|Publication number||US4957718 A|
|Application number||US 07/124,618|
|Publication date||18 Sep 1990|
|Filing date||24 Nov 1987|
|Priority date||24 Nov 1987|
|Also published as||CA1326231C, DE3855006D1, DE3855006T2, EP0318808A2, EP0318808A3, EP0318808B1|
|Publication number||07124618, 124618, US 4957718 A, US 4957718A, US-A-4957718, US4957718 A, US4957718A|
|Inventors||Jin S. Yoo, John A. Karch, Alakananda A. Bhattacharyya, Cecelia A. Radlowski|
|Export Citation||BiBTeX, EndNote, RefMan|
|Patent Citations (15), Referenced by (76), Classifications (27), Legal Events (7)|
|External Links: USPTO, USPTO Assignment, Espacenet|
This invention relates to processes effective to reduce emission of sulfur oxides, e.g., to the atmosphere, and to compositions useful in such processes. In one specific embodiment, the invention involves a process for catalytic cracking sulfur-containing hydrocarbon feedstocks in a manner to effect a reduction in the amount of sulfur oxides emitted from the regeneration zone of a hydrocarbon catalytic cracking unit and to a catalyst composition useful in such catalytic cracking process.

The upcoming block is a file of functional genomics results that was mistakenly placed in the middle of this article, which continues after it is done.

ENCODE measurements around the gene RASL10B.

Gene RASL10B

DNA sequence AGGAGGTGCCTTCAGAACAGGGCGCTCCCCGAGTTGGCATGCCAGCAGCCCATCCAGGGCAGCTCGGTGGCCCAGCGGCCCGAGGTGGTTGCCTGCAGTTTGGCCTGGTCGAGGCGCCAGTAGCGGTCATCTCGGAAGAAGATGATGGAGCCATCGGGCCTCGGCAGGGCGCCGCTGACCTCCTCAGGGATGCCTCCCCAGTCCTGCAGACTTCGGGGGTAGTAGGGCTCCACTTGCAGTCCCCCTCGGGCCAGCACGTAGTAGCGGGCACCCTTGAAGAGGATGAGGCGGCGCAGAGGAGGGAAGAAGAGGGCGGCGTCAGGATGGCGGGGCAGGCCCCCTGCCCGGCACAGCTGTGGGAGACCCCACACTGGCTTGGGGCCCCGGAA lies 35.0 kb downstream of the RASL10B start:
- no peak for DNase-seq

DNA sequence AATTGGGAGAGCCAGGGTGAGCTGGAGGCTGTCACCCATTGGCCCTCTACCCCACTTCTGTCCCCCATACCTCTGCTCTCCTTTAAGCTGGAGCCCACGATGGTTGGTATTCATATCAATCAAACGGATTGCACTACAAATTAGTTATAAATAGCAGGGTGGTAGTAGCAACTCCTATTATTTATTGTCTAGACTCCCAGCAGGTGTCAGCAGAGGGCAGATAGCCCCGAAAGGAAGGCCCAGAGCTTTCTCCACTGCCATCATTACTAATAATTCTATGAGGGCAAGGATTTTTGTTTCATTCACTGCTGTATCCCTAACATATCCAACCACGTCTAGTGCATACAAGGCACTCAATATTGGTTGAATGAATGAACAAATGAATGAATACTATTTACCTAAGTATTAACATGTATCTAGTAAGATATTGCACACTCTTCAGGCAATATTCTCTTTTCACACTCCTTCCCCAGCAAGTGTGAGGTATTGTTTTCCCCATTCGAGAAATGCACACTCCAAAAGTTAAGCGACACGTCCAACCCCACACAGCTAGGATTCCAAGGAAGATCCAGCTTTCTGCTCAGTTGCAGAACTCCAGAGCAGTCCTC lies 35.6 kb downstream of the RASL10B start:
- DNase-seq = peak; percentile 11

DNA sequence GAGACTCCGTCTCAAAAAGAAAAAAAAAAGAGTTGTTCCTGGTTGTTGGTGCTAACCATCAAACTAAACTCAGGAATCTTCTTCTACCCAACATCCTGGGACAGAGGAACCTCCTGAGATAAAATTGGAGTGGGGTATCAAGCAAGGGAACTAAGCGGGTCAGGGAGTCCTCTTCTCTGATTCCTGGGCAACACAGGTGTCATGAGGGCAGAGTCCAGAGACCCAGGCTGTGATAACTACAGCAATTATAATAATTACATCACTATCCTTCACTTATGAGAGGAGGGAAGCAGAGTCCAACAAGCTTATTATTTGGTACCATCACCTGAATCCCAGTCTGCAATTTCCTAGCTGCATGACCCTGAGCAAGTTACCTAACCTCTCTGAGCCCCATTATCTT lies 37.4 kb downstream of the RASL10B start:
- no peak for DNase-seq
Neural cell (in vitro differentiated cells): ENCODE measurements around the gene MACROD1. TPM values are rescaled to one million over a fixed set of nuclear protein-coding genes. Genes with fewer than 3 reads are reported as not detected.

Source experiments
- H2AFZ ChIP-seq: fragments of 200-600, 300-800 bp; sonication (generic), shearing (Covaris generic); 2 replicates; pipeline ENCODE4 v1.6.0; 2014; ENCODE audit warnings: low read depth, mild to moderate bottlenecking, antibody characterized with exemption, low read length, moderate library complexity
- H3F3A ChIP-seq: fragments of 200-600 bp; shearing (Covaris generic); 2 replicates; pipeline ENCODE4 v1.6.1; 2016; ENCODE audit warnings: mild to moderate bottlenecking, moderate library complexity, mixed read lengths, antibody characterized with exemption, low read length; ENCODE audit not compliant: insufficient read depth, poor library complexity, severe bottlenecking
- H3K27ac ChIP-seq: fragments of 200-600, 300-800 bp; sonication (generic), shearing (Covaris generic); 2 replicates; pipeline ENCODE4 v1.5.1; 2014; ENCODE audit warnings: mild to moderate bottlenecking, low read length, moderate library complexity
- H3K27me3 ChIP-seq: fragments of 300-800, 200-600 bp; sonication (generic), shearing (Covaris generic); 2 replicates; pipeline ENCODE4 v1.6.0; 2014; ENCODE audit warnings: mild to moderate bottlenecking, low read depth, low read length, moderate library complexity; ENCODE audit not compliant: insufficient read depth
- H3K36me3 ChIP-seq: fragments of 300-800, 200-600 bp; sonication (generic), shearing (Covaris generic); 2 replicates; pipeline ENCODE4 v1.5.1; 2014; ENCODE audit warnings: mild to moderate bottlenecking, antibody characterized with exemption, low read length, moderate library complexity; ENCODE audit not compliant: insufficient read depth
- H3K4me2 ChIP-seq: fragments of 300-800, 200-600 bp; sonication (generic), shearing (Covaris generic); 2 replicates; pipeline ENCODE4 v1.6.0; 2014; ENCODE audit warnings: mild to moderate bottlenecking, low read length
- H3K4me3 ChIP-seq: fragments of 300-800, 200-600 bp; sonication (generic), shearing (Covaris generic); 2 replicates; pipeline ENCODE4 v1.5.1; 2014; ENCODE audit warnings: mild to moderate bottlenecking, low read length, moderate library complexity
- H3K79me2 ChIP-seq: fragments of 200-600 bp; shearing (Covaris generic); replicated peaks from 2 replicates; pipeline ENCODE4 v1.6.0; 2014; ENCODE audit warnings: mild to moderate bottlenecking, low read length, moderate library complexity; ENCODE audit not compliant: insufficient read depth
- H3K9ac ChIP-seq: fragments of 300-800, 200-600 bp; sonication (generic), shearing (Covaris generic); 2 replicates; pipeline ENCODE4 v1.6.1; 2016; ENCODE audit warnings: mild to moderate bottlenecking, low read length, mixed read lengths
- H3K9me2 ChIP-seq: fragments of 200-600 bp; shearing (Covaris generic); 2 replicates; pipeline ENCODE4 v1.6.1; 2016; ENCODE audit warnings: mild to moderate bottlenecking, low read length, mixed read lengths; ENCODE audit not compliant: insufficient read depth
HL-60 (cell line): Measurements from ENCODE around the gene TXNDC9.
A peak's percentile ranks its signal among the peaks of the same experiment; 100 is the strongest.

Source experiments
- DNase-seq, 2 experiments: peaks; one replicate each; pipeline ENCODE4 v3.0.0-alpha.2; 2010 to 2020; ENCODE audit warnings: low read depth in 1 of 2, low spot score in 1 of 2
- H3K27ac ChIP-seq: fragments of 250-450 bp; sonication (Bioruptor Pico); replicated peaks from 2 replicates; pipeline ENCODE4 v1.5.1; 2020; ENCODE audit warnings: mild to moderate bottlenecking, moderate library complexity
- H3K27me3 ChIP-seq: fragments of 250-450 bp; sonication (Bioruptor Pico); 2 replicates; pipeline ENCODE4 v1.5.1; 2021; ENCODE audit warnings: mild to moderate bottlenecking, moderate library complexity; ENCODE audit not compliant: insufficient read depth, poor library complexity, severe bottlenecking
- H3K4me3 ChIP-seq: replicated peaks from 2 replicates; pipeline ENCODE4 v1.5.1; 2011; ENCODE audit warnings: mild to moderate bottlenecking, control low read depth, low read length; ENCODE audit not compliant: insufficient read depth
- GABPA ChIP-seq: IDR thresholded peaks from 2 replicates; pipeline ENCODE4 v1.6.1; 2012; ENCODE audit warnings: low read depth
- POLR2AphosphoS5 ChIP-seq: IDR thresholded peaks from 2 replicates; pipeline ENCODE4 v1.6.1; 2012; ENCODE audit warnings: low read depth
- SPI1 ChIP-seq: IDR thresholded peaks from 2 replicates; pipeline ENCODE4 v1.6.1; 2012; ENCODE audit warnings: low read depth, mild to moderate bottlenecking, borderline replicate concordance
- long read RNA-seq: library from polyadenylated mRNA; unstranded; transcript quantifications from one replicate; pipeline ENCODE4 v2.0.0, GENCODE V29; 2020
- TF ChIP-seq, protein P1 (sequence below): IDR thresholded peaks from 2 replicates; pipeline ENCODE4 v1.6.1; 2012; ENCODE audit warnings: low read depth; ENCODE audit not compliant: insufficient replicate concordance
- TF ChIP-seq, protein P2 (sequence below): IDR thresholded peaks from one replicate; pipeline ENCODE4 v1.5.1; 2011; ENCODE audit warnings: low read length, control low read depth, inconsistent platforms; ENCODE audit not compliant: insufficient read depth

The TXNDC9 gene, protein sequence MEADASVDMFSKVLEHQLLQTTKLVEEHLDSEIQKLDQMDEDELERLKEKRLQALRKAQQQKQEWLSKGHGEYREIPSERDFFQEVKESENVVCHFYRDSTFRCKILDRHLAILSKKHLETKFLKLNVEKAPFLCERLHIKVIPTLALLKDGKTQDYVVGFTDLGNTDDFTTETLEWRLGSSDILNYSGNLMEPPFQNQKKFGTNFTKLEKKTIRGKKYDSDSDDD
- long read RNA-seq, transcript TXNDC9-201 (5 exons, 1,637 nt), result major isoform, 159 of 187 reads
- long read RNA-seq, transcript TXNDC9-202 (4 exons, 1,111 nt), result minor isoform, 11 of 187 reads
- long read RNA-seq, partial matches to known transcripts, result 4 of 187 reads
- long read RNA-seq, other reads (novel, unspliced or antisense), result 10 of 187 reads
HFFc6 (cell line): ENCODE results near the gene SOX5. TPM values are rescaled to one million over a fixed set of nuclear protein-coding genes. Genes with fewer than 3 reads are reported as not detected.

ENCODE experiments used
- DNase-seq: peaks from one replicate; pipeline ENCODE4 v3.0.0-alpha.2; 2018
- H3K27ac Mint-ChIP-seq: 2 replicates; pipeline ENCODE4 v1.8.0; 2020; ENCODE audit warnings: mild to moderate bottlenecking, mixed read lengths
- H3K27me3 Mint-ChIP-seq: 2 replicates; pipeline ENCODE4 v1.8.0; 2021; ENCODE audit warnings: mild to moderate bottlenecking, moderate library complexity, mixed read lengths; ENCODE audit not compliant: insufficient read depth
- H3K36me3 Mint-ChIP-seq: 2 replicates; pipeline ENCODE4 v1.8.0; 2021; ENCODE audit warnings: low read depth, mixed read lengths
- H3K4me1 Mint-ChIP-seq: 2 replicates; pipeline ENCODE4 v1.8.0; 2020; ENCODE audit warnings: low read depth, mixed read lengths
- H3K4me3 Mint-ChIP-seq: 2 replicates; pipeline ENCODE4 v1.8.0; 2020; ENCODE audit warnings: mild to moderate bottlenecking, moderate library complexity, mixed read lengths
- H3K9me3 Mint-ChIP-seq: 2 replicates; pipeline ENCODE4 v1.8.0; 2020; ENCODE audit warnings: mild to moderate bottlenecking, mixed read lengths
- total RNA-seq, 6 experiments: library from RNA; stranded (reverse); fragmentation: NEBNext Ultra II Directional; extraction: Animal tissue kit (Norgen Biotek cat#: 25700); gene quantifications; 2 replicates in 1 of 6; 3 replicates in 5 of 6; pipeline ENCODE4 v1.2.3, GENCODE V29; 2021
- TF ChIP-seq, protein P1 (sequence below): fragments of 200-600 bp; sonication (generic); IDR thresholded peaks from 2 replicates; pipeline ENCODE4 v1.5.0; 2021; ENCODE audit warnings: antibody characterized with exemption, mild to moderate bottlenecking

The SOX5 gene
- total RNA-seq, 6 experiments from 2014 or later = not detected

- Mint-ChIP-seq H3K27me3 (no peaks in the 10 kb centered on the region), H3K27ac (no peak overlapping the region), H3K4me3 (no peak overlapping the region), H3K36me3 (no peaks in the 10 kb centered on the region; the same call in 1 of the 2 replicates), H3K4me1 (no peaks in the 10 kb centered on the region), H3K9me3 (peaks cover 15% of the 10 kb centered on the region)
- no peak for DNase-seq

Typically, catalytic cracking of hydrocarbons takes place in a reaction zone at hydrocarbon cracking conditions to produce at least one hydrocarbon product and to cause carbonaceous material (coke) to be deposited on the catalyst. Additionally, some sulfur, originally present in the feed hydrocarbons may also be deposited, e.g., as a component of the coke, on the catalyst. It has been reported that approximately 50% of the feed sulfur is converted to H2 S in the FCC reactor, 40% remains in the liquid products and about 10% is deposited on the catalyst. These amounts vary with the type of feed, rate of hydrocarbon recycle, steam stripping rate, the type of catalyst, reactor temperature, etc.
Sulfur-containing coke deposits tend to deactivate cracking catalyst. Cracking catalyst is advantageously continuously regenerated, by combustion with oxygen-containing gas in a regeneration zone, to low coke levels, typically below about 0.4% by weight, to perform satisfactorily when it is recycled to the reactor. In the regeneration zone, at least a portion of sulfur, along with carbon and hydrogen, which is deposited on the catalyst, is oxidized and leaves in the form of sulfur oxides, i.e., SO2, SO3 and mixtures thereof, along with substantial amounts of CO, CO2 and H2 O.